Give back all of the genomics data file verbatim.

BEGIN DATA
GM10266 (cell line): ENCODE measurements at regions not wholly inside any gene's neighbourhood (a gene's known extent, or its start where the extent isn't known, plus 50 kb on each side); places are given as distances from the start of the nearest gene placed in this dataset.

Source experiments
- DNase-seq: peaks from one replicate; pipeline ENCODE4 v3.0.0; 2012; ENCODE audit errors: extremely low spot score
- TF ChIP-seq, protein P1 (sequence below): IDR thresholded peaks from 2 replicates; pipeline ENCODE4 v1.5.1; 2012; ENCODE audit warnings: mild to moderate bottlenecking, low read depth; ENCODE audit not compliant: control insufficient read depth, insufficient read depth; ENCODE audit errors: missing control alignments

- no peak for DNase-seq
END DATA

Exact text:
GM10266 (cell line): ENCODE measurements at regions not wholly inside any gene's neighbourhood (a gene's known extent, or its start where the extent isn't known, plus 50 kb on each side); places are given as distances from the start of the nearest gene placed in this dataset.

Source experiments
- DNase-seq: peaks from one replicate; pipeline ENCODE4 v3.0.0; 2012; ENCODE audit errors: extremely low spot score
- TF ChIP-seq, protein P1 (sequence below): IDR thresholded peaks from 2 replicates; pipeline ENCODE4 v1.5.1; 2012; ENCODE audit warnings: mild to moderate bottlenecking, low read depth; ENCODE audit not compliant: control insufficient read depth, insufficient read depth; ENCODE audit errors: missing control alignments

- no peak for DNase-seq